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Interesting Reads and Current Hoopla….

October 17, 2011 | No Comments

I find myself in an unusual state of pause: between essays, and struggling to iron out some kinks in my writing life / real life balance. Ok, not kinks, some whopping fissures and alps. So I’m doing the only thing that can done: I’m skiving, lifting my head to see what’s going on. I found some interesting reads….

– A lovely short essay by Adam Gopnik in the New Yorker (Oct 17th)¬†celebrating the fiftieth anniversary of one of my favorite, and many folks’ favorite, childrens’ books, The Phantom Tolbooth by Norton Juster. Gopnik reiterates the book’s magical message, vindicating “the value to the world of a liberal-arts degree.”
– Also in the New Yorker on September 19th, was a pitch-perfect personal essay by Alice Munro, titled “Dear Life” (reg. required) about her childhood in Ontario. So perfect, I’ve torn it out to read again while working on my own flawed and lumpy recollections.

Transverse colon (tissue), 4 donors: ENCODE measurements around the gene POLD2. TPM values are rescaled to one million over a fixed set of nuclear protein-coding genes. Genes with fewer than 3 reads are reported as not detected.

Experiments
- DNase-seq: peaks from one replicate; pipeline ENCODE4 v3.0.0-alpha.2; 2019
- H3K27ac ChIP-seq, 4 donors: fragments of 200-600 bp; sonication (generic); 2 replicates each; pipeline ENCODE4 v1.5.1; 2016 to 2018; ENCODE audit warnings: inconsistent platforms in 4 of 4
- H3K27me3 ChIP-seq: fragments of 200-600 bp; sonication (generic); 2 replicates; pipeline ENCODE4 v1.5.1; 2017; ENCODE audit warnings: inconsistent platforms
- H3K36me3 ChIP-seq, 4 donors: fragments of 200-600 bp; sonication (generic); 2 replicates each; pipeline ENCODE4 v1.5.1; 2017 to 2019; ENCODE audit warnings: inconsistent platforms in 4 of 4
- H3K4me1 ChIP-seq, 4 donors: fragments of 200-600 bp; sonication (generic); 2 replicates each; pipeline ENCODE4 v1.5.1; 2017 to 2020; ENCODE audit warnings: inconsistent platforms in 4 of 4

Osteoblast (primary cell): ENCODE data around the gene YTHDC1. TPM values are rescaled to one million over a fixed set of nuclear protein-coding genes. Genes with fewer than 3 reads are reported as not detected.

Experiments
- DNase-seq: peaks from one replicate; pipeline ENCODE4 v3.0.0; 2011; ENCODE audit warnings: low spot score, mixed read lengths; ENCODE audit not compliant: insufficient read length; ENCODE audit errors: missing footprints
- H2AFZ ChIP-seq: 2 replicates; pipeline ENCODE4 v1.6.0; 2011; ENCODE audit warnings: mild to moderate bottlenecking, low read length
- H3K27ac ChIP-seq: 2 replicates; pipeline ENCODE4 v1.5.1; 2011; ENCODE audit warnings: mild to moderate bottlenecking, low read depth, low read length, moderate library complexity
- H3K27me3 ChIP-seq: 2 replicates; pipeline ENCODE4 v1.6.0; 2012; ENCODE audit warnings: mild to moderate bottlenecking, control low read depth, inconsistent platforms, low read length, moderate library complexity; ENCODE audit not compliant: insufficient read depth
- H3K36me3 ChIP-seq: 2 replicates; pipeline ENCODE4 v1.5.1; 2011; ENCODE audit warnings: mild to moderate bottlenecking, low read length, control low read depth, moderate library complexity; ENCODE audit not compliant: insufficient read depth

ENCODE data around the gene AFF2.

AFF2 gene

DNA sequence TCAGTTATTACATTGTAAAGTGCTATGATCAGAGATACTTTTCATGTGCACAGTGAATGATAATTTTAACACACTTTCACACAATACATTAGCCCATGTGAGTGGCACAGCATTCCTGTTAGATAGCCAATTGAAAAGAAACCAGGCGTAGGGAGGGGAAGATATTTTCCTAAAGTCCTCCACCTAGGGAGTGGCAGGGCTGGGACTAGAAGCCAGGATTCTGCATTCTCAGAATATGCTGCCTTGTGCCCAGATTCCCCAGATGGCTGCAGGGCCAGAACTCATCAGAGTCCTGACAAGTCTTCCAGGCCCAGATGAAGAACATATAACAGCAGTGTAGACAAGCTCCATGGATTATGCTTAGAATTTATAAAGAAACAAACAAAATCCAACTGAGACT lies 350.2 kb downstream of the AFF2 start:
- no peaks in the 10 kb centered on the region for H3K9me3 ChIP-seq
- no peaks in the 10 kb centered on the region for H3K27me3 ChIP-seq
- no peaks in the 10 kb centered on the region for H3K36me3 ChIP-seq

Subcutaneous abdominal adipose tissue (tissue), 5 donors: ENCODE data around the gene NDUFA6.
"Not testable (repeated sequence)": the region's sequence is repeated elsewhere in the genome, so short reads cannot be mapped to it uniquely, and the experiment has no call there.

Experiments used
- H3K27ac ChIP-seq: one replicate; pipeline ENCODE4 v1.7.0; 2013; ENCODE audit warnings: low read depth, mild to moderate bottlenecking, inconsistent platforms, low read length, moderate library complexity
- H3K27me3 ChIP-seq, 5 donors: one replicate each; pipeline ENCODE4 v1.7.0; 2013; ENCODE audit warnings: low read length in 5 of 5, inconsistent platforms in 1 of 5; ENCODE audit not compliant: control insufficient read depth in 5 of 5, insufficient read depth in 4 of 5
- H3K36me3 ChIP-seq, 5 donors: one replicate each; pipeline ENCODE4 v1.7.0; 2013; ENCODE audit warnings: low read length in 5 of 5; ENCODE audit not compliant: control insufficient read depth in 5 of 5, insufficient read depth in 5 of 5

– I’m never quite sure if it’s a good thing for the author of a first book to receive a huge advance and a heap of publicity: expectations are set so high, not only for this work, but for any to come thereafter. Still, I enjoyed Keith Gesson’s article in the October issue of Vanity Fair about the ten year journey from creation to print of Chad Harbach’s The Art of Fielding. It makes me want to read the aforementioned buzzy book, while also being a succinct and helpful analysis of the current publishing process.

And I found some hoopla. The Man Booker Prize shortlist,¬†announced on September 6th, caused a bit of a carfuffle as some felt the selected works were more entertaining that truly literary, sparking a debate about whether it is possible (and surely, it is?) that a book can be both. One group of writers, including John Banville and David Mitchell, are standing behind a new literary prize, called, succinctly, The Literature Prize, created to redress what is perceived as this unwelcome bias by the Booker toward “readability” over ambition. Both sides are now tussling, in somewhat unseemly fashion, in the press about the definition of “excellence.” You can follow the tussle on the Guardian, and elsewhere.

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